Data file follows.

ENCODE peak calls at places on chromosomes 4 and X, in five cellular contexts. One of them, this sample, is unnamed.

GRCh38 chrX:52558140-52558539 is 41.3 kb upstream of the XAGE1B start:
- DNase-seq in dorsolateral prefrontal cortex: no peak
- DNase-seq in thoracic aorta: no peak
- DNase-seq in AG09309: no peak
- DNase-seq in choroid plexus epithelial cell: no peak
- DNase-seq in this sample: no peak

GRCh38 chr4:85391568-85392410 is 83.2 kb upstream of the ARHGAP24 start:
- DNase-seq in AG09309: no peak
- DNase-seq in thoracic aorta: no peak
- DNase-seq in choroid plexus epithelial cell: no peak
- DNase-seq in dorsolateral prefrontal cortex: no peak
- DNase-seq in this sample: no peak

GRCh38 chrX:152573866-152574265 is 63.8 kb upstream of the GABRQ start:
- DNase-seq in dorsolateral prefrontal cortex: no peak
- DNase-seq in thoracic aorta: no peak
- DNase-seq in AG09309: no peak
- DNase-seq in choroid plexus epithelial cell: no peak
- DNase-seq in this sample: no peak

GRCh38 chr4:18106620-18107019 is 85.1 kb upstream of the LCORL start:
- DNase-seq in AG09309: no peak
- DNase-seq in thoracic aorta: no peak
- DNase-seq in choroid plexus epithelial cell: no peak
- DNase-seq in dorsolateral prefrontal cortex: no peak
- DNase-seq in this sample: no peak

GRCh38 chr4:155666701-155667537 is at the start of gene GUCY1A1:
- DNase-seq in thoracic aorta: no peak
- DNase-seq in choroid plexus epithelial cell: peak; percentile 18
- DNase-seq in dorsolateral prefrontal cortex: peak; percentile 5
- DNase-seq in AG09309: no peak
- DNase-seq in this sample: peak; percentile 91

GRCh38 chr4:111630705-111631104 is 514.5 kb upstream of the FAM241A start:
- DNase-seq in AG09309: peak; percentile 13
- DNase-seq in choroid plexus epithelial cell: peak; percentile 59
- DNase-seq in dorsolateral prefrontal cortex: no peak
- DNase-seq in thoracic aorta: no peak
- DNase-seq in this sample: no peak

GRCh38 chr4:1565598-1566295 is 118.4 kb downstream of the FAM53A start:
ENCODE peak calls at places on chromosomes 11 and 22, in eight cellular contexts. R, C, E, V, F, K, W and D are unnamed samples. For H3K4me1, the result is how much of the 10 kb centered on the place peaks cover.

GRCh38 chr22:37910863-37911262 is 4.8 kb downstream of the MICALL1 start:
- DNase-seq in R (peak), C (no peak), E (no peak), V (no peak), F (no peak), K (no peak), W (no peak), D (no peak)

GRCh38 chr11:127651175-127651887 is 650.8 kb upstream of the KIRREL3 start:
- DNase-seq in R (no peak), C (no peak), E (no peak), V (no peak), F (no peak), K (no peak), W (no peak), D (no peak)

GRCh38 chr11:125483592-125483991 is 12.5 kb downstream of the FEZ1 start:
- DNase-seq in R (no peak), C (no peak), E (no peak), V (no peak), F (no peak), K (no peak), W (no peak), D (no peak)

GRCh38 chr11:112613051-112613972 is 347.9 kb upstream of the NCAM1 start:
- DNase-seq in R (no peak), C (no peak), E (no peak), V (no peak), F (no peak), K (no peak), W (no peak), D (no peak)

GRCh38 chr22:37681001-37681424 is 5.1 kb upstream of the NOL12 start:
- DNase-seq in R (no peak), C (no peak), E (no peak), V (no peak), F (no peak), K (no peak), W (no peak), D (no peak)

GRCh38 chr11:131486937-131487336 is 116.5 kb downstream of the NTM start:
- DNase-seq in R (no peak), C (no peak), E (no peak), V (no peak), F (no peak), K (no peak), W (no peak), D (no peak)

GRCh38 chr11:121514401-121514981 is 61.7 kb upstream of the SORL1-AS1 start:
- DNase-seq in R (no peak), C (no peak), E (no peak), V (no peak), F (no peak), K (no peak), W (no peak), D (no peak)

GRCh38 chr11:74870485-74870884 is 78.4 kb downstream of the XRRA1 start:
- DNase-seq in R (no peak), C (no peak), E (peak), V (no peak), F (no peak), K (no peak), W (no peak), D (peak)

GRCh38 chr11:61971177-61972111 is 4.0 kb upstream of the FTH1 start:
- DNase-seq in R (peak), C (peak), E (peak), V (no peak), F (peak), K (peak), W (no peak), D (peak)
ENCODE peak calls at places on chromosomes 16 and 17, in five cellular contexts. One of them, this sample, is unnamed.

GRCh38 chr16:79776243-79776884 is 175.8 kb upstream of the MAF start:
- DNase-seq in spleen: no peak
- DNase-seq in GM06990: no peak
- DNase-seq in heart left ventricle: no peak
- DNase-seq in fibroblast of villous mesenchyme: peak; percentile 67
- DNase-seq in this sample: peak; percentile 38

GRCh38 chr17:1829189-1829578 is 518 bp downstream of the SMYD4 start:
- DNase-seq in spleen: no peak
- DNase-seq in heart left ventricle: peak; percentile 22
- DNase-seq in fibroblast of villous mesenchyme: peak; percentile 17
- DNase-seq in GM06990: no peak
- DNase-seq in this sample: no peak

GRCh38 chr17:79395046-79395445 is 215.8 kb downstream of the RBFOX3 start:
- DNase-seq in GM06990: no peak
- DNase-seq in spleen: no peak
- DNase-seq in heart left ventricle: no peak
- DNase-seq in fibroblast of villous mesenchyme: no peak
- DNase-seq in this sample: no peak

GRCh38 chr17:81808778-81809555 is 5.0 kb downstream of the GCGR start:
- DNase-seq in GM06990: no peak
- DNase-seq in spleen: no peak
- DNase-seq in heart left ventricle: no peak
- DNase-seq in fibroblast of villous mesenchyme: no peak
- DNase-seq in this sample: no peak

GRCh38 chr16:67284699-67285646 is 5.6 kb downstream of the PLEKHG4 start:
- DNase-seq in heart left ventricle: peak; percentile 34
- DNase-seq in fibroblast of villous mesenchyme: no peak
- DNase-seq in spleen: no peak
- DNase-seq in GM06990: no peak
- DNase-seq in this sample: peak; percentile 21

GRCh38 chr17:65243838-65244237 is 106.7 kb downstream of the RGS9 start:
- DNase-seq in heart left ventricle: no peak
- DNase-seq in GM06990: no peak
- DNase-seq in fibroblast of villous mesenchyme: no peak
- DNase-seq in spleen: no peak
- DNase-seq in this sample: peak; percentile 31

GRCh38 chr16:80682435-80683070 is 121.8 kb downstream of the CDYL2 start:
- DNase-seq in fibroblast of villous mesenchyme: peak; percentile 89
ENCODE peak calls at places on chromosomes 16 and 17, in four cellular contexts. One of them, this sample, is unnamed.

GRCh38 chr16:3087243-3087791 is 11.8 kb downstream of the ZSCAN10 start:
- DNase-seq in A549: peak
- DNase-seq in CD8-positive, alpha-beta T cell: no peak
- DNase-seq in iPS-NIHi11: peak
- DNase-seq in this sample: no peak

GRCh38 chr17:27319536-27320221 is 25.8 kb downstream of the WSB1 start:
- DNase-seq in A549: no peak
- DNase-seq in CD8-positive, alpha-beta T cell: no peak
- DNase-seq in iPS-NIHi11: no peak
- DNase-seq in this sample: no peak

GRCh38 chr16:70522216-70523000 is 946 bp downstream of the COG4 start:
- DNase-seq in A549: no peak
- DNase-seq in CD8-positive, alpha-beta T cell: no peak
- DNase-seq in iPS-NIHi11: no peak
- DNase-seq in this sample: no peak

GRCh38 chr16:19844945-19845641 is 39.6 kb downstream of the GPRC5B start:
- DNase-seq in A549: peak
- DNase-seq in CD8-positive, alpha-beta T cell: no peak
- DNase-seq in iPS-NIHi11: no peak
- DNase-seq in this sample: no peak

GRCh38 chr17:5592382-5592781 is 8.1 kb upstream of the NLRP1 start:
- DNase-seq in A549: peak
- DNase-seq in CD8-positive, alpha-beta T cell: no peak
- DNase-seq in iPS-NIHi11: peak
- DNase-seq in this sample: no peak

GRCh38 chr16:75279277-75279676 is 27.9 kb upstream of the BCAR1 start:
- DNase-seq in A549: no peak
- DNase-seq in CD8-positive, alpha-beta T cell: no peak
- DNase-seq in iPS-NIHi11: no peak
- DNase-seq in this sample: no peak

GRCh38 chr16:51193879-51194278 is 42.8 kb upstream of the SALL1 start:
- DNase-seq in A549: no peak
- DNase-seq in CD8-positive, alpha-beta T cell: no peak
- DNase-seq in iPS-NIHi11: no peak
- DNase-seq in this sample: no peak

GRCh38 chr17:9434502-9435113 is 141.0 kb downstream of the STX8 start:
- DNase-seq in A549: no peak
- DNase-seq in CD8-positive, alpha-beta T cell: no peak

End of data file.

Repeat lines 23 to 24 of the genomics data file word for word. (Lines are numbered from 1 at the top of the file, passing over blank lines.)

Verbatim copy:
- DNase-seq in choroid plexus epithelial cell: no peak
- DNase-seq in dorsolateral prefrontal cortex: no peak